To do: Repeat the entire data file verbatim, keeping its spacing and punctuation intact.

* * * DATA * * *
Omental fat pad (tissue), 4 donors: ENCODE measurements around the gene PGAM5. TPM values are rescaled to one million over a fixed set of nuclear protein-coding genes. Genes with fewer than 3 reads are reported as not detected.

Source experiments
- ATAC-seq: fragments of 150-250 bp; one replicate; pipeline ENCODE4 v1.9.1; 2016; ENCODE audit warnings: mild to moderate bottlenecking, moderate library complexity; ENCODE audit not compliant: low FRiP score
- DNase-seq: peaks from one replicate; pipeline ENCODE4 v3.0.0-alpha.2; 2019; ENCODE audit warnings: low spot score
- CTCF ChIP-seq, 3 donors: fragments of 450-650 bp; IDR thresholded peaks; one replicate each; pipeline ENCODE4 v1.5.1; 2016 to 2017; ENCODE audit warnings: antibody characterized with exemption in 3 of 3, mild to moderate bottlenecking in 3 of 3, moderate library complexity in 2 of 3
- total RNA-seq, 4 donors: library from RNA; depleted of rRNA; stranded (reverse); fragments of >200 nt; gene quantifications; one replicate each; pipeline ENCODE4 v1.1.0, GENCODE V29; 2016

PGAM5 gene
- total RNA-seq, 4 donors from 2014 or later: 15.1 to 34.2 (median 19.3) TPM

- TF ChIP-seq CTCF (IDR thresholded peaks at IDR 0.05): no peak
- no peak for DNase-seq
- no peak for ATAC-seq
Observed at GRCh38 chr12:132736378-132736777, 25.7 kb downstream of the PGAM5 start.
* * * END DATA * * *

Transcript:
Omental fat pad (tissue), 4 donors: ENCODE measurements around the gene PGAM5. TPM values are rescaled to one million over a fixed set of nuclear protein-coding genes. Genes with fewer than 3 reads are reported as not detected.

Source experiments
- ATAC-seq: fragments of 150-250 bp; one replicate; pipeline ENCODE4 v1.9.1; 2016; ENCODE audit warnings: mild to moderate bottlenecking, moderate library complexity; ENCODE audit not compliant: low FRiP score
- DNase-seq: peaks from one replicate; pipeline ENCODE4 v3.0.0-alpha.2; 2019; ENCODE audit warnings: low spot score
- CTCF ChIP-seq, 3 donors: fragments of 450-650 bp; IDR thresholded peaks; one replicate each; pipeline ENCODE4 v1.5.1; 2016 to 2017; ENCODE audit warnings: antibody characterized with exemption in 3 of 3, mild to moderate bottlenecking in 3 of 3, moderate library complexity in 2 of 3
- total RNA-seq, 4 donors: library from RNA; depleted of rRNA; stranded (reverse); fragments of >200 nt; gene quantifications; one replicate each; pipeline ENCODE4 v1.1.0, GENCODE V29; 2016

PGAM5 gene
- total RNA-seq, 4 donors from 2014 or later: 15.1 to 34.2 (median 19.3) TPM

- TF ChIP-seq CTCF (IDR thresholded peaks at IDR 0.05): no peak
- no peak for DNase-seq
- no peak for ATAC-seq
Observed at GRCh38 chr12:132736378-132736777, 25.7 kb downstream of the PGAM5 start.